Men are expected to be hard-working individuals who can support their families; however, many of the men in this story break this mold. Petra’s husband abandons the family, leaving her alone to care for their five children. Once he is gone, he reaches out to Petra only to receive money. Later in the story, Petra meets Perfecto. Though he is much older, he is an incredibly hard worker. When he walks into a building he looks for anything he can fix so he can barter with the business owner. Perfecto goes so far as to care for Petra’s kids as if they were his own. As the story winds down, however, readers see that he too may abandon the family so he can return to his Mexican roots. The final strong male presence in this novel is Alejo. He is a loyal young man with big dreams. He works hard, and he sends money to his grandma in Texas whenever he can. After he becomes ill, he is forced to be bedridden and cared for by Estrella and her family. His role as a hardworking dreamer gets taken from him.

Typically, assigned roles for women are traditionally given as vulnerable, weak caretakers. Petra, in contrast, works hard to take care of her family. She works in the fields and goes home to work there too. Even when she breaks down after her husband leaves her, Petra quickly returns to her children. She has learned to be strong and resourceful with deep maternal instincts. “Petra has learned to shape the shelter of home from the people, the family that surrounds her rather than to seek stability from buildings” (Lawless 366). Because the family is constantly moving, they have not been able to have a house to call their own. Petra works to build a home full of family that she can depend on. Her role is much more masculine than it would typically be. Estrella begins as a carefree girl running through the weeds with her siblings, and she ends as a strong young woman seemingly ready to take on the difficulties of her migrant life. She grows and evolves before the readers’ eyes.

In stark contrast to the physically demanding work the migrant workers do on a daily basis, the nurse from the nursing station works in a clean environment:

A young woman emerged holding her purse and car keys. She looked both surprised and distraught. She had on a fresh coat of red lipstick, and the thick scent of carnation perfume made Estrella think she was there in the trailer all along, in the bathroom. The woman looked at her Timex wristwatch. (137)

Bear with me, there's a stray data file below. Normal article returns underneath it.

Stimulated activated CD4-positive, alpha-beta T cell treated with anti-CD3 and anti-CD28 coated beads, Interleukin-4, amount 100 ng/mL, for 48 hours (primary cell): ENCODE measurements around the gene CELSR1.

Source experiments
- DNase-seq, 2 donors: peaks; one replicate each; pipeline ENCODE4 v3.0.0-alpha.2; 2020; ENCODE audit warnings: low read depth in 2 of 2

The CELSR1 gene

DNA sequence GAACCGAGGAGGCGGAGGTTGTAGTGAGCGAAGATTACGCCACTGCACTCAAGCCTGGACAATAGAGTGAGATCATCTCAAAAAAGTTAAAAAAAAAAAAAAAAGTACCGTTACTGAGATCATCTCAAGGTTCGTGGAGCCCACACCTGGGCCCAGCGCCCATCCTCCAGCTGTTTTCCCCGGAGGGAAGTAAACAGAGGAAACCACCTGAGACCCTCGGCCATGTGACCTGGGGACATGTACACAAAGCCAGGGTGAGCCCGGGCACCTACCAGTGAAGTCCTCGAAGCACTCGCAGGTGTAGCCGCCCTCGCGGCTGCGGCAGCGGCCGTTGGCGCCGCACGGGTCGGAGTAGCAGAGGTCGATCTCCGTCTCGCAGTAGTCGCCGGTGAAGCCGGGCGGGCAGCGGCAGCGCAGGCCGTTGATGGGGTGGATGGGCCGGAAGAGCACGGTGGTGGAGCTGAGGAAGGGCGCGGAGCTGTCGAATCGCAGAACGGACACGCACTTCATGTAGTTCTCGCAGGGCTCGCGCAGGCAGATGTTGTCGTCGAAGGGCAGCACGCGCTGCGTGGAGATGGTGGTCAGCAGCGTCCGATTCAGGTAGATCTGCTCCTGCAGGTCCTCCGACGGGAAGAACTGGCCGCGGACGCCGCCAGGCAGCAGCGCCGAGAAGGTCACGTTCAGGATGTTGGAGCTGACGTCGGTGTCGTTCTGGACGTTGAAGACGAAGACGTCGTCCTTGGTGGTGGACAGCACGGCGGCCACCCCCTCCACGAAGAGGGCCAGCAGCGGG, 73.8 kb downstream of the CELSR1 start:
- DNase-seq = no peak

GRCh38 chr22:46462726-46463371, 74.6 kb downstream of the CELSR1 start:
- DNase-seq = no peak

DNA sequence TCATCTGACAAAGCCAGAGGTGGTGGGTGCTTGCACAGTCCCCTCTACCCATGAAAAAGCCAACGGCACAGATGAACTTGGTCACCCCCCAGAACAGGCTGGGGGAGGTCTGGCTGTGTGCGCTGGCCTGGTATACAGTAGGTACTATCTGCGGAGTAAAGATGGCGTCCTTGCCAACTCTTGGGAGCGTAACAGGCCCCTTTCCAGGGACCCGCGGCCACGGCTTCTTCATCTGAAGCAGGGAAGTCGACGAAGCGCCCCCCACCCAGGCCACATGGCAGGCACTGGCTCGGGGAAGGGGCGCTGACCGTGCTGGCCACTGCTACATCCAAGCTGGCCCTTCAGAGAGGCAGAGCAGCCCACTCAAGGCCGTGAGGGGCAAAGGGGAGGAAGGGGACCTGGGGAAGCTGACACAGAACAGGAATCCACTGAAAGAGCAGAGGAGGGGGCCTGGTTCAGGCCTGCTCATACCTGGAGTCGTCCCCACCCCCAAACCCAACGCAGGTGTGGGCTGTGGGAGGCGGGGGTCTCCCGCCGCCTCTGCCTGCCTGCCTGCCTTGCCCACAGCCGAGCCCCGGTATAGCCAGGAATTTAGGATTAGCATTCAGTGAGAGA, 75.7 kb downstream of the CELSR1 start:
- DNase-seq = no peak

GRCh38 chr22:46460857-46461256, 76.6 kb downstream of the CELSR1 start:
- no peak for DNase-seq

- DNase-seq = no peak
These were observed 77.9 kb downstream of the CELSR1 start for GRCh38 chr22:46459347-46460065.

The nurse represents a more stereotypical “female role.” The nurse has what the family pictures as the typical “American” life. She wears a clean white uniform, perfume, and bright red lipstick while Estrella and her family wear dirty clothes. The nurse’s children get to go to school and daycare –they have access to a “normal” childhood. Estrella and her siblings have constantly been turned away and denied by the education system for being “dirty” and “transient.” “But some of the teachers were more concerned about the dirt under her fingernails…They said good luck to her when the pisca was over, reserving the desks in the back of the classroom for the next batch of migrant children” (Viramontes 24-5). The nurse goes home every night, has a stable job, and a salary that can support her family.

Perfecto and Estrella seem to engage in a gender role reversal during this story. In the beginning, Perfecto can be seen as the head of the family. While Estrella runs around the barn, Perfecto is inspecting the bungalow to see what he has to do. After she scares the children at the barn, he reprimands her. This seems to depict a normal father figure and daughter relationship –he is in charge, and she is a child; however, early on readers get a clue that this situation might change. Estrella and Perfecto are working on the bungalow to make the bedrooms livable, and he is struggling to get up.  “Although reluctant at first, Estrella helped him up from his knees by cupping her hand under his elbow” (Viramontes 27). This is an early indicator that Perfecto is getting tired, and that he needs some help –Estrella can easily lend him a hand.